A day in the life of a Curzon cinema worker

A brief tale of toil from a worker in a Curzon cinema in London, where there is an ongoing campaign for the London living wage.

Submitted by Steven. on February 5, 2014

We came in the other day and found out that the internet had been blocked at the bar and the tills. Me and my colleague J. were pretty sure that it was because the shift before, while Blue is the Warmest Colour was screening, we were behind the bar watching cat videos on YouTube. Blue is the Warmest Colour is three hours long. That's a lot of cats.

The thing is, working in a cinema is one of those jobs where you get stretches of time where there is nothing to do. The manager used to come up and set us jobs when the screens went in. “Dust that display stand, “Reorganise the muffins” etc.

Boredom is the main problem. It used to be fine, because every post (box office, bar and usher) would have two people on it, and then you could banter. But like many workplaces, our chain has adopted a policy of understaffing. Now the only post that has two people on it is the bar in the evening. Other than that you are on your own. The shifts being between 10 and 12 hours long, this can be quite a test of your sanity. The internet can provide vital relief to someone trapped alone in an underground chamber, with only occasional bursts of queuing customers for company.

Memo from Head Office says that the internet has been blocked to protect against fraud. Me and J. have decided that, unless fraud is a new word for thousands of cat videos, this is probably a lie. Would appreciate more honest memos, such as: “Worms: if you want to surf the internet, get an office job.”

We are not just understaffed on each shift, we also don’t have enough staff overall. I’m not sure what Head Office’s logic is here. No one is. The shortage means we are all working more than we need to. This means no one wants to swap shifts. It is awful. Those of us who are students get really stressed at deadline times. We write essays on the sly behind the bar and on the box office. The manager keeps bollocking us for it, but I think she pities us. She can see the look of desperation in our eyes.

My colleague is on disciplinary because he busted the block on the internet. This guys has always been uncompromising. He’s worked here too long and the boredom and lack of sunlight have hardened him. He’s like the Terminator but with computer skills instead of muscles. Doesn’t smile much but he clearly did this for all of us. Total martyr.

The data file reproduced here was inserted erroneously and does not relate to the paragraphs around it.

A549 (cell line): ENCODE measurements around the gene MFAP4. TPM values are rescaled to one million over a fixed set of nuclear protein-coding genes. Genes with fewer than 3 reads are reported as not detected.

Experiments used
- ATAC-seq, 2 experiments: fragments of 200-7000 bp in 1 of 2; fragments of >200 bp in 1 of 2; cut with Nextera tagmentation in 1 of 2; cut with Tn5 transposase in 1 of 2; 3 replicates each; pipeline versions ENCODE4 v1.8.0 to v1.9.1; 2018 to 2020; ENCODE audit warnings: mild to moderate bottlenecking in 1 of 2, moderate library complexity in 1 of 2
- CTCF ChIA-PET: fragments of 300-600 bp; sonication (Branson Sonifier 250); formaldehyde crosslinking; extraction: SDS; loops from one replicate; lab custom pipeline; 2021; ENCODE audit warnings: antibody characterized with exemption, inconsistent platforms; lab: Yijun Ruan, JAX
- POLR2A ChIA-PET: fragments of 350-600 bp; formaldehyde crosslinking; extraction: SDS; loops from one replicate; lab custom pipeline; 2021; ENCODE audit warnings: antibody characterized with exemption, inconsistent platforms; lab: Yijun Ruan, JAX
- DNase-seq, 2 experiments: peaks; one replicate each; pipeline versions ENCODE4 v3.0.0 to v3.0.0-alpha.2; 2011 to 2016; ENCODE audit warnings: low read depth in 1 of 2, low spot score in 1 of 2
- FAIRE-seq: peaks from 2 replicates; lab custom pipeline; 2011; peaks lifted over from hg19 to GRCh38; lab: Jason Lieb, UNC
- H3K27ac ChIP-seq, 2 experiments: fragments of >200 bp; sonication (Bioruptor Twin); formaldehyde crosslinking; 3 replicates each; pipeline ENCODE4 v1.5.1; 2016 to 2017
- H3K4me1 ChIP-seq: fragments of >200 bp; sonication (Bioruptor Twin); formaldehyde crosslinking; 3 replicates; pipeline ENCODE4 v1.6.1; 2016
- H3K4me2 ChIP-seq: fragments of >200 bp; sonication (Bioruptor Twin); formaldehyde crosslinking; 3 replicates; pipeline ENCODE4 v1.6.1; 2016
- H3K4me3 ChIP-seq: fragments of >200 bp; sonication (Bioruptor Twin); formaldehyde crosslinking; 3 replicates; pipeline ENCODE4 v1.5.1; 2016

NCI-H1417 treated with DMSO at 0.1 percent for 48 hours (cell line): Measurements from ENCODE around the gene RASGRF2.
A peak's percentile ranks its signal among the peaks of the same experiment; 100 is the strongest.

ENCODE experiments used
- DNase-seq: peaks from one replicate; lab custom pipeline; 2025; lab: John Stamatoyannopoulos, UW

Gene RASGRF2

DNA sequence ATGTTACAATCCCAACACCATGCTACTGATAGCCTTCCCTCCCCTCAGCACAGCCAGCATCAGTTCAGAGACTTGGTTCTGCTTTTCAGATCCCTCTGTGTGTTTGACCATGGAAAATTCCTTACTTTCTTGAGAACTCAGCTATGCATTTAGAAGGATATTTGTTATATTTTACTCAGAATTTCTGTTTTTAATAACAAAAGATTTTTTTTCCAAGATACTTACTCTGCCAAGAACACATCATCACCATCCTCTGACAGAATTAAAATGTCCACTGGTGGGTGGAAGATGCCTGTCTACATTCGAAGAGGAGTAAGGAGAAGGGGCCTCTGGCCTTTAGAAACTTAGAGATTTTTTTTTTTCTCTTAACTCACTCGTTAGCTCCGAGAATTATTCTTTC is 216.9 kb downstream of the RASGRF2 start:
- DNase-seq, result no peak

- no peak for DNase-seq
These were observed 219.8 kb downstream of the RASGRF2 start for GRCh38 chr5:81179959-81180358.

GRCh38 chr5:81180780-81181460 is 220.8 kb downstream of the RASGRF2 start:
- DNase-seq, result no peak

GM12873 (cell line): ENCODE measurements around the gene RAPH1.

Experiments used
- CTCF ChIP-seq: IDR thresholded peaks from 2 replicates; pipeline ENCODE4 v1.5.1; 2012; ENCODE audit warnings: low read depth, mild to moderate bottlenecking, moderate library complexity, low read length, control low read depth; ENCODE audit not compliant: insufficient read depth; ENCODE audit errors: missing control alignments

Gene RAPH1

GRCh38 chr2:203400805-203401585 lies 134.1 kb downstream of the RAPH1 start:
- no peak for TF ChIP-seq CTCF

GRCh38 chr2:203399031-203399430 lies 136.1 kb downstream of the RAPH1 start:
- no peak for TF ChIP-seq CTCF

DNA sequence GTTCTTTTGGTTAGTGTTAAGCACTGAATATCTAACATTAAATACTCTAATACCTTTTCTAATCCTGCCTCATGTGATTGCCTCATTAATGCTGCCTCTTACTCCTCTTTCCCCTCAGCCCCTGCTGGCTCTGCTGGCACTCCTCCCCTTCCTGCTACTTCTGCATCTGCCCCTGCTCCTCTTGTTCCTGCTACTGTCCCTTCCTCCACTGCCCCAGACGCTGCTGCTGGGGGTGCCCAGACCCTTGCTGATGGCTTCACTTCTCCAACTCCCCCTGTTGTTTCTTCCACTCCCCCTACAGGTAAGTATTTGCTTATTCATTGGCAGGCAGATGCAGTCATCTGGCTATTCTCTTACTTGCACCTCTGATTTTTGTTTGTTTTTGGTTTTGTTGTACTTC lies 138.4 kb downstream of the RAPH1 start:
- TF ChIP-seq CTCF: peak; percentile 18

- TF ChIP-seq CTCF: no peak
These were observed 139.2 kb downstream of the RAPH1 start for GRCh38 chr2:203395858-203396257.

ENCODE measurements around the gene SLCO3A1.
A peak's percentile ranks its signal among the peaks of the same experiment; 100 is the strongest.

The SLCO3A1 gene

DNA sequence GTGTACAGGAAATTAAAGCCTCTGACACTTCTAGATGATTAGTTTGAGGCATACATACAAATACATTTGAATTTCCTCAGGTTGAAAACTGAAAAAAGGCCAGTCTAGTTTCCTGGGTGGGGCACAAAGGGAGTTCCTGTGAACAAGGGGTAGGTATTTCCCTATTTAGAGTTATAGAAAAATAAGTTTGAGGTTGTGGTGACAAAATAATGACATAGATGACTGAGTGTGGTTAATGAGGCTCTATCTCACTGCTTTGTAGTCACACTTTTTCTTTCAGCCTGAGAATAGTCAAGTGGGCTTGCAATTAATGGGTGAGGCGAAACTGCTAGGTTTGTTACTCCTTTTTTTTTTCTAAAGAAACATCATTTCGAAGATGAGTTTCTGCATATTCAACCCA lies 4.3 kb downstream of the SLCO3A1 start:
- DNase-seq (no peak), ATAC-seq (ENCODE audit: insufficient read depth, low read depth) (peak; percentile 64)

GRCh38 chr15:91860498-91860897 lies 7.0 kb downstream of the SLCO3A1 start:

London living wage

Head Office is weird. Sometimes their decisions seem impenetrable. Other times their motives are more clear. For a long time we have been asking for London living wage because we live in London and want to stay alive, which is not easy on a few token pence above national minimum wage.

Recently, Head Office sent out a memo that said that they thought London Living Wage was a great idea and so they are going to start asking the customers if they would like to pay more for their tickets in order that we can have it. This is ridiculous. No one wants to pay more for cinema tickets. They are already scarily expensive. Also, Head Office never see the customers, so really it will be us asking. How the memo should actually read then, is: “You can’t have London minimum wage from our money, but feel free to beg the customers for it.”

We serve organic fair-trade coffee, so you know that workers were not treated unfairly to bring you your café latte. Except of course the miserable fucker who served it to you.

We have also been campaigning to have the union recognised. Just before Christmas Head Office sent round a memo explaining that the union would complicate staff relations, and that they were anyway planning to set up a “staff council” instead. Translation: “Shhhh, shhhhh. Daddy loves you.”


Why do we have a Head Office? If we ran this place ourselves it would be amazing. People get jobs in cinemas because they like movies. A few people here even make their own. We could organise events, screen films, have exhibitions, quizzes and what-not. The cinema would be busier. It may even become hip. This is why chain places are usually so soulless. You can’t manage a vibe from Head Office. Vibe is a ground up thing.

Just found out that Head Office are coming to watch a film here for their xmas party later. I wonder what they will be like. I wouldn’t be surprised if Head Office’s Christmas party involved black magic. Maybe the ritual execution of a panda or something. Who are they?

OK, I’ve seen them now. They are all so beautiful. Their clothes are so nice. Every single one of them just screams: “thinking person’s winter break” at me. They remind me of vitamins. There are also so many of them. Over sixty. What do they do? Why do we only have four people running a two screen cinema, and sixty people in the Head Office?

From http://www.counterfire.org/index.php/articles/165-secret-diaries/16906-secret-diary-of-a-cinema-worker